Have lessons been learned on Wall Street?
President Barack Obama went to Wall Street on the one-year anniversary of the Lehman Brothers collapse to make a push for greater regulation of the financial industry.
He’s proposing creating a “resolution authority” to end the concept that some firms are “too big to fail.” And Obama is hoping that financial regulatory reform gets passed this year.
Obama had some words for those who defend the status quo or argue for less regulation. “There will be those who engage in revisionist history or have selective memories, and don’t seem to recall what we just went through last year,” he said.
Some critics say reform is needed, but Obama’s plan is just not the right prescription for what ails the financial industry.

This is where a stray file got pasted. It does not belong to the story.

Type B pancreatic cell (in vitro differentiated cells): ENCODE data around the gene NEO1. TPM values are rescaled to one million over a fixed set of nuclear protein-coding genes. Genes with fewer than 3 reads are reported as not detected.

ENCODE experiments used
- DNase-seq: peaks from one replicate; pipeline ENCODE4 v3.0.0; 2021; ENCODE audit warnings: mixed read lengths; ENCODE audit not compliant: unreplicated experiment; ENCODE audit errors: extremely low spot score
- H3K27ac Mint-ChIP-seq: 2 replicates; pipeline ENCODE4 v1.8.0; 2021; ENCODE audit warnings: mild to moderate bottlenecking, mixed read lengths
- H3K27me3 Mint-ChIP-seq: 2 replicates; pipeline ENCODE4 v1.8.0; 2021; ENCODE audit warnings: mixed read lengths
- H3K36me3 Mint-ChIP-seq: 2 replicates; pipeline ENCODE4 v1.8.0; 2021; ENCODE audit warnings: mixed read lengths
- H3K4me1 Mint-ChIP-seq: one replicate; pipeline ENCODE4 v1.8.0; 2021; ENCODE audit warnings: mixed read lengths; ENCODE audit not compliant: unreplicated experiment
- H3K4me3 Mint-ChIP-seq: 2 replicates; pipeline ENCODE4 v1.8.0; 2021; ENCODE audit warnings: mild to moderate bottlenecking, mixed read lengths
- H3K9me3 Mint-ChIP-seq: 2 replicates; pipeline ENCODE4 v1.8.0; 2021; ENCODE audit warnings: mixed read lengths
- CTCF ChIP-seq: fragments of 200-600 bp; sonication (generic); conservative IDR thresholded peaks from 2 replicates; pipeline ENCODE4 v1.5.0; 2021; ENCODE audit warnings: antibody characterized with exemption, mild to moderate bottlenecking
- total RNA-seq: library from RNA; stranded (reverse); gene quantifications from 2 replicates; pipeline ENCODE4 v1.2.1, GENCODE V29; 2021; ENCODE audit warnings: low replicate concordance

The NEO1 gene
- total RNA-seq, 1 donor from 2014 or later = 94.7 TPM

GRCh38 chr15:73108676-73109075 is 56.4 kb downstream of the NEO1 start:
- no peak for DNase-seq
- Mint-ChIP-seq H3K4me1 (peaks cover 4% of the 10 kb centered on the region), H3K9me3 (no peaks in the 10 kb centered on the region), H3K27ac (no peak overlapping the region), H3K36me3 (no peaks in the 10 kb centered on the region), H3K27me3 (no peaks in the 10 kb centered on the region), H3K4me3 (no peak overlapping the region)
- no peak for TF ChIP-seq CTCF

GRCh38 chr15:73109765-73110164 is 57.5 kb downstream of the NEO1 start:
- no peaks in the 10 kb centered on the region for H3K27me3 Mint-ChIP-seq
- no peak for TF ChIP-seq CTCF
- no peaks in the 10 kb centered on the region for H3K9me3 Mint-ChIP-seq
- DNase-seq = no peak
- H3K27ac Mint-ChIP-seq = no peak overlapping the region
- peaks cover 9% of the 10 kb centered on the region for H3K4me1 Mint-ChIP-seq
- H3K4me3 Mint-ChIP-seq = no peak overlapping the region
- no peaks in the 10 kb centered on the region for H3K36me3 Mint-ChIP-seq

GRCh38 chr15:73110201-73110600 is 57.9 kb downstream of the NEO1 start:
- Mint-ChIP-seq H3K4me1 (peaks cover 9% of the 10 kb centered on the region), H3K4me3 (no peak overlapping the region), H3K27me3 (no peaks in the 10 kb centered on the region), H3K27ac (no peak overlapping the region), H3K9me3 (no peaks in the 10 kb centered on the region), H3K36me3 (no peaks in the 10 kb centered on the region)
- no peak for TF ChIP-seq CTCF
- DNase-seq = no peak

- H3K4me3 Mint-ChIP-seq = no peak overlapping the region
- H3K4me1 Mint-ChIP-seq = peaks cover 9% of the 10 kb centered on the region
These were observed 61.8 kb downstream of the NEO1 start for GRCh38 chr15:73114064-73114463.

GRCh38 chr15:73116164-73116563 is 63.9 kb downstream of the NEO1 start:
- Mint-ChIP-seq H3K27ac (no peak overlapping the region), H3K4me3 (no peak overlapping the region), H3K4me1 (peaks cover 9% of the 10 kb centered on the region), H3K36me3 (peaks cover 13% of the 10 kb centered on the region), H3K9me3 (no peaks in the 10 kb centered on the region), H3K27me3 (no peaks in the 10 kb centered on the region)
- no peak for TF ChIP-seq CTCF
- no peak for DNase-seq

Mark Calabria, director of financial regulation studies at Cato Institute, says Obama’s plan would “make bailouts a permanent feature of the regulatory landscape.”
He argues that “real reform” would be fixing Fannie Mae and Freddie Mac, the tax code and monetary policy, and that implementing Obama’s plan could mean the next financial crisis would be bigger than the current one.
What do you think? Is Obama’s plan the fix needed for Wall Street, or something else?
Photo credit: Reuters/Larry Downing (Crowd outside Federal Hall where Obama spoke on Wall Street)